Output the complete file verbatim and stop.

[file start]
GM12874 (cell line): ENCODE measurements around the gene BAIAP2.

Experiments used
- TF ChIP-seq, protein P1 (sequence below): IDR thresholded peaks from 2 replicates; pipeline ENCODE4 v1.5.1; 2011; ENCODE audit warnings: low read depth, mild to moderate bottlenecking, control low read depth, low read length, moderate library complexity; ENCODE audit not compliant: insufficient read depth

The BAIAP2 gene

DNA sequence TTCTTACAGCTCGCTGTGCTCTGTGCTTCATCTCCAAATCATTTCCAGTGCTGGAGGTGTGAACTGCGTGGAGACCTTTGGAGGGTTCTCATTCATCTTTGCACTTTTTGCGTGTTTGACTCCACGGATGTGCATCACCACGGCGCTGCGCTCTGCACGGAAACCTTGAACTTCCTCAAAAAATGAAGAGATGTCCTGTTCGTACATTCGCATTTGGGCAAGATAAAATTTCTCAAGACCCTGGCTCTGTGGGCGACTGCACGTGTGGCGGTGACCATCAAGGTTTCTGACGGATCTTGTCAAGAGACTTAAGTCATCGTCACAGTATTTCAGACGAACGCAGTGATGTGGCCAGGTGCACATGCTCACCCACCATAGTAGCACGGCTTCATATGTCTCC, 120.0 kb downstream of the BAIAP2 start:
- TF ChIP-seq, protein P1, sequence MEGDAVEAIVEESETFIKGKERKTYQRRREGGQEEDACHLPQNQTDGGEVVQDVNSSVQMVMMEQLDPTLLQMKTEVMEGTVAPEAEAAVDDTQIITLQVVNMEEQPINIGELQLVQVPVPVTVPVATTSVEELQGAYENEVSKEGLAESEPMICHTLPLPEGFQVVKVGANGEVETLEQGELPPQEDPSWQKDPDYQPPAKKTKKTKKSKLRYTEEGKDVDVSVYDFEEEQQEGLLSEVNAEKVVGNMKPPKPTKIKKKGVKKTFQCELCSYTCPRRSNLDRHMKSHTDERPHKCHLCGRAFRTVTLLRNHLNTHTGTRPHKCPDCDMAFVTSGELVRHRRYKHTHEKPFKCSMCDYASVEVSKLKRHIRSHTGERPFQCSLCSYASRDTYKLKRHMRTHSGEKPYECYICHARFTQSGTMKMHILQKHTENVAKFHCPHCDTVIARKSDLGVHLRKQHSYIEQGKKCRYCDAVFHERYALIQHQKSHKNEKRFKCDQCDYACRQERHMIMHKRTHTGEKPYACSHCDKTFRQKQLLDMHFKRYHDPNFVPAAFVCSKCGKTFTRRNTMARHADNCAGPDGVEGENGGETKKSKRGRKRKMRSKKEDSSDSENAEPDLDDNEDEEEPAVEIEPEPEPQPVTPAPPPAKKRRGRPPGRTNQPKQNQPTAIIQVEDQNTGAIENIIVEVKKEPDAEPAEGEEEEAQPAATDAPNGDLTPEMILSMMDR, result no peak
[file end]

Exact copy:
GM12874 (cell line): ENCODE measurements around the gene BAIAP2.

Experiments used
- TF ChIP-seq, protein P1 (sequence below): IDR thresholded peaks from 2 replicates; pipeline ENCODE4 v1.5.1; 2011; ENCODE audit warnings: low read depth, mild to moderate bottlenecking, control low read depth, low read length, moderate library complexity; ENCODE audit not compliant: insufficient read depth

The BAIAP2 gene

DNA sequence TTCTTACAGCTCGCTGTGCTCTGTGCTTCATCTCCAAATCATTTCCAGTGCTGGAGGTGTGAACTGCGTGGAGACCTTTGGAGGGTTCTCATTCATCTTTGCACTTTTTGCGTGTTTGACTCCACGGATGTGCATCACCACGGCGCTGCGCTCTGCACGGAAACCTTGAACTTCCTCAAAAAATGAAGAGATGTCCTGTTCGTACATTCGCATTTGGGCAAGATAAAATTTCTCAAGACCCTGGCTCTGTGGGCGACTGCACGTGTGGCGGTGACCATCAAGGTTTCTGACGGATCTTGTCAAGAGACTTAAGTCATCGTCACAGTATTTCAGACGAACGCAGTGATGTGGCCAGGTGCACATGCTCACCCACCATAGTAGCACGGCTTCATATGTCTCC, 120.0 kb downstream of the BAIAP2 start:
- TF ChIP-seq, protein P1, sequence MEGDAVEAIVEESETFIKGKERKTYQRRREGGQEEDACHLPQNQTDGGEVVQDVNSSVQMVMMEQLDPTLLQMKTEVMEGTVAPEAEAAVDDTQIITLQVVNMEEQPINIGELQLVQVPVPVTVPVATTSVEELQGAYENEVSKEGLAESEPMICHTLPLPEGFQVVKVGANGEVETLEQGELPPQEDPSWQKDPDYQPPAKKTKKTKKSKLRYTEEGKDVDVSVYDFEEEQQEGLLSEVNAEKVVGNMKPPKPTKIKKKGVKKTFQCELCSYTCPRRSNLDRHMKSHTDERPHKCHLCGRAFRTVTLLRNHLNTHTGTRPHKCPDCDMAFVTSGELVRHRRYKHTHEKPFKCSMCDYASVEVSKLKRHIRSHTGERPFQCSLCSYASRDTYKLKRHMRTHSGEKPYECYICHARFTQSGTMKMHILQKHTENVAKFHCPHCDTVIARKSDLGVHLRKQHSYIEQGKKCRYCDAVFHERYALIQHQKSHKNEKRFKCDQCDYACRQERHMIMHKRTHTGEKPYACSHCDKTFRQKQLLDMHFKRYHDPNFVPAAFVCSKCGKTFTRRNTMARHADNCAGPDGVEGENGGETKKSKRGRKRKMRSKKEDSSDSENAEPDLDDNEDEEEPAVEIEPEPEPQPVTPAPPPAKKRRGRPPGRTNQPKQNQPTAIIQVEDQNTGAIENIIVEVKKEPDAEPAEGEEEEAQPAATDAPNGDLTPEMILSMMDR, result no peak